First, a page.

I have no idea how it happens to be Friday. The week has simply flown past, and all that I seem to have done with regard to knitting, is to make lots of swatches. Can't think why.
Anyway. Several things, this evening. First, I came across this on Helen's blog, and I think it is excellent fun.
I have a sad suspicion that I would be completely unable to resist disarranging all the books. This probably says something about me - but perhaps I'd better not go there.
I am still playing around with combined knitting, and liking it more and more. My hands aren't used to it though, it uses muscles in my hands and wrists which apparently don't get this exercise with my usual method. Also, I think I want to go back to straight needles, I am sure the whole thing will go faster and easier.
Annie uses these beautiful things. She did offer to lend me a pair for the duration of the workshop, so that I could try them out - I was daft, and said no. I should have said yes. I really, really should have.
However, I did hold one. (Be still my heart..) They are brilliant, light and perfectly balanced. I want some. Although these also look rather good - I do like Knitpicks/Knitpro needles.
Now. Rowing out. I have had several queries - combined knitting is good for avoiding rowing out, but what exactly do I mean by that in the first place? A little explanation seems to be in order.
When we knit Western style - as the vast majority of us do, here in the UK - it takes very fractionally more yarn to work a purl stitch than it does to work a knit stitch. So with this method, purl rows tend to be just very slightly looser than knit rows. (This has absolutely nothing to do with which hand holds the yarn, by the way - it is the way that we form the stitches that causes this difference.)
This is the reason why many people (in fact I'd go so far as to say most people) get a slightly different tension when working in the round compared to working flat - no purl rows in the round, you see? So tension working in the round tends to be firmer than tension working flat.
Many of us compensate for this tiny extra length in each purl stitch by tightening each purl stitch just fractionally more then each knit stitch - we usually aren't even aware that we are doing it. And then we end up with an even fabric.
But if we don't do this - or don't do it consistently - then the purl rows can be visibly looser than the knit rows.
You can see the effect of this, below - looking at the reverse side of the fabric at the top left, you can see rows of purl bumps sitting together in pairs. The looser row in between each pair is from a purl row.
And you can also see - top right, in particular - that alternate rows on the right side of the fabric are slightly looser.
This is 'rowing out'.
It is much more apparent when using a non-wool yarn, as in this case - Rowan's Wool Cotton, which is 50% cotton.
And it also tends to happen when the knitter (me) is not paying due care and attention to her work. (Ahem.) I was flying along with this pullover and I did get it finished in time, but it is apparent that I should have been taking more care.
With combined knitting, things are different. The way that the stitches are formed means that the knit stitch and the purl stitch take exactly the same amount of yarn - and all that is needed to produce a beautiful even fabric, is to keep an even tension.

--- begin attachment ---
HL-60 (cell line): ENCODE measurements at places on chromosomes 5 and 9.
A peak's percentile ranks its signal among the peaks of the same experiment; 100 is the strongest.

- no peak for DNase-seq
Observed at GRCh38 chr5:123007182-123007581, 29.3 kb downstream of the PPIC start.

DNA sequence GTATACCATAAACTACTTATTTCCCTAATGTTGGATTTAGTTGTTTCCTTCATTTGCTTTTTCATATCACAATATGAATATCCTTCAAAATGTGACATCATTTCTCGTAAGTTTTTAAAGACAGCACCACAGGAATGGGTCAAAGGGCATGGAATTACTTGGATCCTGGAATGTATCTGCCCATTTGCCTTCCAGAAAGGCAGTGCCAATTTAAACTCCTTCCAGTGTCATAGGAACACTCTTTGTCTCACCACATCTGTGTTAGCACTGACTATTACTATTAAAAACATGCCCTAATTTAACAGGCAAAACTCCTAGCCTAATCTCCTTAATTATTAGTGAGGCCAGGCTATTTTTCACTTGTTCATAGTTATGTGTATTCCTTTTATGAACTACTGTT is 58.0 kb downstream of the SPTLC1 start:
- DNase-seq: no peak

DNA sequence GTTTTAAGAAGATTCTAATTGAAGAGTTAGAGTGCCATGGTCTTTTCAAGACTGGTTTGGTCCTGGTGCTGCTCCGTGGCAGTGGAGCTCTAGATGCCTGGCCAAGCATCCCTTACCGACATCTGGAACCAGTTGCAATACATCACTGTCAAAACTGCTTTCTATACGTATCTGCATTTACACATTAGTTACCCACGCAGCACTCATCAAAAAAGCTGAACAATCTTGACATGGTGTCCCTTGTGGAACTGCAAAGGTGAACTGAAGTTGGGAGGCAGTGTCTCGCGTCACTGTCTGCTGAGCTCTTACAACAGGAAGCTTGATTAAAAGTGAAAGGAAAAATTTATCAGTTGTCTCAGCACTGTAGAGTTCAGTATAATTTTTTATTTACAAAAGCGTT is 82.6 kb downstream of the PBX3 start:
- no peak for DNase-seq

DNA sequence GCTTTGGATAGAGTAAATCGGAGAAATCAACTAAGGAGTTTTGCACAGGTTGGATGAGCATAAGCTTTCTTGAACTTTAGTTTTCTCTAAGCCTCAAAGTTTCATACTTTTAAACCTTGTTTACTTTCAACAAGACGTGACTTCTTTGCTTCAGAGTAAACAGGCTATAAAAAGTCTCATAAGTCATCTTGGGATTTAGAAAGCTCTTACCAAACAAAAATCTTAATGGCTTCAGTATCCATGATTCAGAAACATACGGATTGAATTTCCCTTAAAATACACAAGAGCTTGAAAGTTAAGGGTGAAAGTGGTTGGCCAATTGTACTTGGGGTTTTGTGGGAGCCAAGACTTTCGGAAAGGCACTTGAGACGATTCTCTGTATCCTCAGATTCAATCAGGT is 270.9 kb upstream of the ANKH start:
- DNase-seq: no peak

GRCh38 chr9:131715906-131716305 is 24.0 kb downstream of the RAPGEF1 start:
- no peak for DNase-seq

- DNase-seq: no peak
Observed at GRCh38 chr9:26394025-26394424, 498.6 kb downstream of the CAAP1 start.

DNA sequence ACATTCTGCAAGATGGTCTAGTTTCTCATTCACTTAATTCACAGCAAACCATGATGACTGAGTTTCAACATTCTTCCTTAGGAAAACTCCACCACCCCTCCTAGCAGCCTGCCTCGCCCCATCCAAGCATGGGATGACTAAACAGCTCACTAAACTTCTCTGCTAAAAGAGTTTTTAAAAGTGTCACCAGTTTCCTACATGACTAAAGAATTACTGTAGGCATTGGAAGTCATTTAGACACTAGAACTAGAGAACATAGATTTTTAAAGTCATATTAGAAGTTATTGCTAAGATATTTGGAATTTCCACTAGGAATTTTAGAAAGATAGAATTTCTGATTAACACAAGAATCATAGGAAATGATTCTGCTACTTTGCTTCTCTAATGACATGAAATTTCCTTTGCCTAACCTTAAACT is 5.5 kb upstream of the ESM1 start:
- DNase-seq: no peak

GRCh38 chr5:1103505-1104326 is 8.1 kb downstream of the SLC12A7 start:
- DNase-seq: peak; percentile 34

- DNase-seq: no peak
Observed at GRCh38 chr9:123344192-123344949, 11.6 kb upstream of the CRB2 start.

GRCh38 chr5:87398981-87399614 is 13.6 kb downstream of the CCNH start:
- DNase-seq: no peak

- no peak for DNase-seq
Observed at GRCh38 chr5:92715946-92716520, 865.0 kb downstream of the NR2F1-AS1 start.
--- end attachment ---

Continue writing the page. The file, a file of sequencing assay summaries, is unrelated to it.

So, if we want to get a good even fabric, we can either work Western style and adjust for our slightly looser purl stitches, or work combined style and not adjust anything at all.
And if you want to know more about Combined Knitting, you cannot do better than read Annie Modesitt's excellent website, where you will find All You Ever Wanted To Know About Combination Knitting (but were afraid to ask)........!
What else ..... I was talking to my mother about the combined knitting workshop. She was very interested, and much to my surprise she knew all about this method already. She told me that she hadn't heard of anyone using this method since she was a little girl - (she is past 80, now) - that her mother knew how to knit this way, although she usually worked 'the normal way' - and that she had thought nobody worked like this any more.
She remembers seeing a group of old ladies knitting garments this way when she was a little girl living in Perthshire. She says that they were working with the yarn in their left hands, incidentally, and with one needle anchored at their waist. My mother is past 80, I should add - she learnt to knit when she was quite little, as did I.
She described to me the way that these ladies were working - knit stitches and purl stitches sitting differently on the needle, so they could tell which was which without having to look - and winding the yarn for the purl stitches the opposite way from 'normal' - under the needle rather than over.
And that is combined knitting, I do believe.
She was very taken by the speed at which these ladies were working, and also by the fact that they never looked at their knitting. She told me that she had wanted to learn to work this way, as well. So her mother tried to teach her, but she couldn't get the hang of it.
So. Combined knitting was alive and well in Scotland, before WWII.